Architects, students refine emergency shelter design

Joel Condon is a professor in the Community & Technical College's Construction & Design Technology Division. He is a recipient of a Faculty Leadership in Expanding Undergraduate Research (FLEUR) grant.

Student's 3-D drawing of a prefabricated building exterior.
How do you best provide relief and on-the-ground resources in the wake of a disaster, like Hurricane Katrina, that wipes out a city’s infrastructure? The answers to that question are still evolving, but architects Kramer Woodard (University of New Mexico) and Joel Condon (University of Alaska Anchorage) know that speed is key. Prefabricated, rapidly deployable buildings—durable, self-powering “pop-up” structures—could be set in place just days after an event and serve as emergency shelters and medical clinics.

The futuristic-looking design of the structures serves a purpose. “The window exteriors have a series of photovoltaic panels in an almost horizontal position allowing for visual access to the outside, while collecting solar radiation to power the structure,” Condon says. “The ‘butterfly’ roof is configured to collect rainwater for storage in cisterns.”

UAA students spent last semester refining one of these building designs with Professor Condon in his undergraduate Advanced CADD Techniques class. And there may be plans for Woodard’s and Condon’s undergraduate and graduate architecture students to work together in upcoming semesters to further develop and adapt Slider Structure System (S3) designs for use in all climates.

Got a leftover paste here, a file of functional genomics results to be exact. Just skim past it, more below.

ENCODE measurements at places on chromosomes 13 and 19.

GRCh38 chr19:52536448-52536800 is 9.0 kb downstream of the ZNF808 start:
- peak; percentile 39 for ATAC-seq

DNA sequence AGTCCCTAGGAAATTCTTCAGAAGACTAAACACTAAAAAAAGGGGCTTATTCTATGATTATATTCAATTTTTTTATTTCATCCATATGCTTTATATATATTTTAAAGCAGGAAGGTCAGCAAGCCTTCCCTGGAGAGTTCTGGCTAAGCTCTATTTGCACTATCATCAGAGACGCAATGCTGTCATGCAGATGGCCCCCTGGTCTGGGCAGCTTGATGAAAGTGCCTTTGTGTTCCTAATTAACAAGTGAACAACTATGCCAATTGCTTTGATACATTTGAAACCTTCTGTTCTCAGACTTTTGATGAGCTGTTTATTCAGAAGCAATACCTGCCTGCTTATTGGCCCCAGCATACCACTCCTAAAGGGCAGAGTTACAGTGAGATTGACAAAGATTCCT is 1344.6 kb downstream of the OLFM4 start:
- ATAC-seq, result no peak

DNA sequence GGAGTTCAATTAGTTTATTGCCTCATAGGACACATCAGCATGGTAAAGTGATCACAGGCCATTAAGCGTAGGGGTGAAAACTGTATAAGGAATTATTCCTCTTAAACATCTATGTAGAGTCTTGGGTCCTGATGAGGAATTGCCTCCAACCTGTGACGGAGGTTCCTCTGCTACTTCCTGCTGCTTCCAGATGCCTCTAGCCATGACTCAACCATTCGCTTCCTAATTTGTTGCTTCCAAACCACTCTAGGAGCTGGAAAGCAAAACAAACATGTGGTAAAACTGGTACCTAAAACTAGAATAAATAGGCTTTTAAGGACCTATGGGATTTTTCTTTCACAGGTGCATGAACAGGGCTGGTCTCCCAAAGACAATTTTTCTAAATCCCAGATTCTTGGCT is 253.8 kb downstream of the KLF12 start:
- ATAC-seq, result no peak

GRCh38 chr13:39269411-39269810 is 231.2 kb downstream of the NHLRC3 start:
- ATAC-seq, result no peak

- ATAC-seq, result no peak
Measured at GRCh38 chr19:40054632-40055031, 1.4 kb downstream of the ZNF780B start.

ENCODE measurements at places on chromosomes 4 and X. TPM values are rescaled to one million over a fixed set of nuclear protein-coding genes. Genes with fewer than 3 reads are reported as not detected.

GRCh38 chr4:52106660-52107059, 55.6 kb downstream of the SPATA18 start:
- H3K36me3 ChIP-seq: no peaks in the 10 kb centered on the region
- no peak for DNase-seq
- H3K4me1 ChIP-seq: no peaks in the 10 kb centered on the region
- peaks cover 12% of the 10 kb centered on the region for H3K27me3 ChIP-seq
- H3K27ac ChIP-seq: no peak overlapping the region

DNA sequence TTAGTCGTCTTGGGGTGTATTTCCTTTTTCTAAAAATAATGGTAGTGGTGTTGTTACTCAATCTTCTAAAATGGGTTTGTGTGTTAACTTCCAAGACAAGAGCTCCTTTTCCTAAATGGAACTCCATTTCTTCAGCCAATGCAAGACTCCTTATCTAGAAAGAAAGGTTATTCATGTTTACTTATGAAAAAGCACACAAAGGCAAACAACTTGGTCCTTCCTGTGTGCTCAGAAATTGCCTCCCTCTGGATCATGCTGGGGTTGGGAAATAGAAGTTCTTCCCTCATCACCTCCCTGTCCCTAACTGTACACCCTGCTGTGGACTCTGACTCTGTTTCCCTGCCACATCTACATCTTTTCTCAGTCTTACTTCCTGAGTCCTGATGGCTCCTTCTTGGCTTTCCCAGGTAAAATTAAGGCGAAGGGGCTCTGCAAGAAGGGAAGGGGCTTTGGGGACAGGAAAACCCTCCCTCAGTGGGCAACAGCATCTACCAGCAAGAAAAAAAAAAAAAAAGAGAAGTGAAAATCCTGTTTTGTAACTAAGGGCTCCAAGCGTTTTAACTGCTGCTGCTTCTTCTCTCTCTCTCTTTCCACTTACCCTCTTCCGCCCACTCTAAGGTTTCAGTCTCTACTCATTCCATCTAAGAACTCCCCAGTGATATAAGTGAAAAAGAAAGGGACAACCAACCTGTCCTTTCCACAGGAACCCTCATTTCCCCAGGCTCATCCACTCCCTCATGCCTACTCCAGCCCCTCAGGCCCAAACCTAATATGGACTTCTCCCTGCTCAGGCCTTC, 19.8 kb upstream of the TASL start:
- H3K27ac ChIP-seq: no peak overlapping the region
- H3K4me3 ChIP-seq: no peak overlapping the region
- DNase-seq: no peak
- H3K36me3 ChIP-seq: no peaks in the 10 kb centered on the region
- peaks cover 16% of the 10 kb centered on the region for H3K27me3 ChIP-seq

Turns out the smart designs—S3 is Woodard’s brainchild—might be just what Alaska’s rural and Arctic regions need. The stilted structures require minimal dirt work—important for building on permafrost—and could be adapted with thicker, insulated wall panels to withstand cold climates. 

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Architects, students refine emergency shelter design
Architects, students refine emergency shelter design
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